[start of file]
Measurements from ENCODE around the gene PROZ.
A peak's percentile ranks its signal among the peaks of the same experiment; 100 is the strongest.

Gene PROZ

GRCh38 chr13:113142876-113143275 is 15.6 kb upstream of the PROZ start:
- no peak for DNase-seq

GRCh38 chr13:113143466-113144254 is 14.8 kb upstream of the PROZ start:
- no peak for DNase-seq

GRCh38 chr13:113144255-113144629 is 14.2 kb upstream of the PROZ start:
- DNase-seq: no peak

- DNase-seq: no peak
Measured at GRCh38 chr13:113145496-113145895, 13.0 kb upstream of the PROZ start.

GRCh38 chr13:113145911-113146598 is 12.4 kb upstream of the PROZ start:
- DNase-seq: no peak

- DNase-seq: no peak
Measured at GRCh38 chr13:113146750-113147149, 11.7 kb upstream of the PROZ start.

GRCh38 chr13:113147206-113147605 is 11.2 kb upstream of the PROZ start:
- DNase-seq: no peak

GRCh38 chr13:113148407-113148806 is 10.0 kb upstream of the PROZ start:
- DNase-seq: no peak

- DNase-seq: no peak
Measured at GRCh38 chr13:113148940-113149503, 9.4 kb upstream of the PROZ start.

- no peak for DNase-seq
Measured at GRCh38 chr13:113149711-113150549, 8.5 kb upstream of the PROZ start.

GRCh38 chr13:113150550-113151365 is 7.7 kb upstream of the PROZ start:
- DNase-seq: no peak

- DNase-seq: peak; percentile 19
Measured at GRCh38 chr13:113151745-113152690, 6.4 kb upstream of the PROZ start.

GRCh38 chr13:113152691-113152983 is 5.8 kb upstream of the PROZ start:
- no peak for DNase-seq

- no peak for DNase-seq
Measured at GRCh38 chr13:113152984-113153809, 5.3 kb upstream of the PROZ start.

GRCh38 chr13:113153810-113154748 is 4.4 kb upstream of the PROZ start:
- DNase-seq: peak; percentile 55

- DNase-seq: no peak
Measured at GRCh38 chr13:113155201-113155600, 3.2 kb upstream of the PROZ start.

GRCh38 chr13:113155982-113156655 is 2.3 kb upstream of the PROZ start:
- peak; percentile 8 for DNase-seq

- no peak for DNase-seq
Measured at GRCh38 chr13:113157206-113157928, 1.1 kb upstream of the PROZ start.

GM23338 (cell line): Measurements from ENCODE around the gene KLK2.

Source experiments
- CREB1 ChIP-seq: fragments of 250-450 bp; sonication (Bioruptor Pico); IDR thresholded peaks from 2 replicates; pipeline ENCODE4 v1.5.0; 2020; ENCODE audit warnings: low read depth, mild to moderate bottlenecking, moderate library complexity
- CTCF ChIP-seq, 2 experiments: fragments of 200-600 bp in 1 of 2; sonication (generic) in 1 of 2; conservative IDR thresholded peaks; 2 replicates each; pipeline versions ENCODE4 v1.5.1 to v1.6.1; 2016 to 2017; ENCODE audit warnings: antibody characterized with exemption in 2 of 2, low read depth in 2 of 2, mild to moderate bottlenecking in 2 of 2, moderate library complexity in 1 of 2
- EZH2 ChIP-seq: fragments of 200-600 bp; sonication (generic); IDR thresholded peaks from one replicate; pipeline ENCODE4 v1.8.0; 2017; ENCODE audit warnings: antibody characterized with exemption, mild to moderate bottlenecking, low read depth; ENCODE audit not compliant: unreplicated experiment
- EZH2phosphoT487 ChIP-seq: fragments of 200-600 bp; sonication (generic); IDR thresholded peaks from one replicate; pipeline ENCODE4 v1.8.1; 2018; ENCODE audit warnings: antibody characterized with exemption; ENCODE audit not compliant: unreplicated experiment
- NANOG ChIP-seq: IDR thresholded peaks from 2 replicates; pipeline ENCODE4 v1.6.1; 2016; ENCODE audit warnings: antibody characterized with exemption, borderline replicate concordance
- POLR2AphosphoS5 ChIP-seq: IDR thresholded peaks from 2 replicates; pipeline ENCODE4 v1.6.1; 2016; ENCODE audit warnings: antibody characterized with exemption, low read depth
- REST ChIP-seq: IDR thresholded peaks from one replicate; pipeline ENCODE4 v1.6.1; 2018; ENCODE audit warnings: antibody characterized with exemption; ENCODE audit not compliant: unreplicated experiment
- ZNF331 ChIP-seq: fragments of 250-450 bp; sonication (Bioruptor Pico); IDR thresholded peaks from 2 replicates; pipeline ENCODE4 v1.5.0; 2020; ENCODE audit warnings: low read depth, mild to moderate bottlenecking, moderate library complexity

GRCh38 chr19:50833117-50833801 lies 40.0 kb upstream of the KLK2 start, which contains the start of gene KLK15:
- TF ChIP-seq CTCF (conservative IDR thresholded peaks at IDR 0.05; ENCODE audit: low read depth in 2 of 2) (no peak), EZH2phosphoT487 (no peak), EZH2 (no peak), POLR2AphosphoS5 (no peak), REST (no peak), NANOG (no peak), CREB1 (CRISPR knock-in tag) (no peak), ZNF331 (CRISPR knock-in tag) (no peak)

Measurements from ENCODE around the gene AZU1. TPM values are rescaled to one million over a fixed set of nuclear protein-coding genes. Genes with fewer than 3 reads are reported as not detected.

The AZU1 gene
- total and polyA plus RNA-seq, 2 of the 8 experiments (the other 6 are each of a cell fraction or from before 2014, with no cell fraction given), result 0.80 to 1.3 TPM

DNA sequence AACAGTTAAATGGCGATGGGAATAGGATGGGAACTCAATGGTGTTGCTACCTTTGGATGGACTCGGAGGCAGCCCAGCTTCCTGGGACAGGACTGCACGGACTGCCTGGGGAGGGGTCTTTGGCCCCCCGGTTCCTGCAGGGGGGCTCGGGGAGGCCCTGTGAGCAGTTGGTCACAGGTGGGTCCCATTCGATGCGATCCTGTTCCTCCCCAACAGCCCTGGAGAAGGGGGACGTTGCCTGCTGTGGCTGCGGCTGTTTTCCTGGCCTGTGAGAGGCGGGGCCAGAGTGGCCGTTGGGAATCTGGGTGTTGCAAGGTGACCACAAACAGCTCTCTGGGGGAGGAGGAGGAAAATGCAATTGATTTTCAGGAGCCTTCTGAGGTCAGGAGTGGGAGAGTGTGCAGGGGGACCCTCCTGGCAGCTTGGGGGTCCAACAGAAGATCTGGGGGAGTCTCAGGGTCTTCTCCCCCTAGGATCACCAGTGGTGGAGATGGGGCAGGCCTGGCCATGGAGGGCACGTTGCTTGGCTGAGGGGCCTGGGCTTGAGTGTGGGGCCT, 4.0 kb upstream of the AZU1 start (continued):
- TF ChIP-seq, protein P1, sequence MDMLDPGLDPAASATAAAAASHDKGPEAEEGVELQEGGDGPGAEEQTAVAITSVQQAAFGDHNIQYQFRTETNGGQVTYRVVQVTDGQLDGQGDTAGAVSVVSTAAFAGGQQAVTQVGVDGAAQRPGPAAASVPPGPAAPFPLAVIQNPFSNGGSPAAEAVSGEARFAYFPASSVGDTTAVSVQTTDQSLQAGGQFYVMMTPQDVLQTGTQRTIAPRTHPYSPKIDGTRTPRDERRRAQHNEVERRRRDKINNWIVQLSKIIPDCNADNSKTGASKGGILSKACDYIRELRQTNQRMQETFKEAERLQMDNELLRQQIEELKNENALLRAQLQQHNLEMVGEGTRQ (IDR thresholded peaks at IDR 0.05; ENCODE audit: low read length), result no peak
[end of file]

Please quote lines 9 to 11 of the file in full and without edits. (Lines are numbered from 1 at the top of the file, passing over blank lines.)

- DNase-seq: no peak

- DNase-seq: no peak
Measured at GRCh38 chr13:113145496-113145895, 13.0 kb upstream of the PROZ start.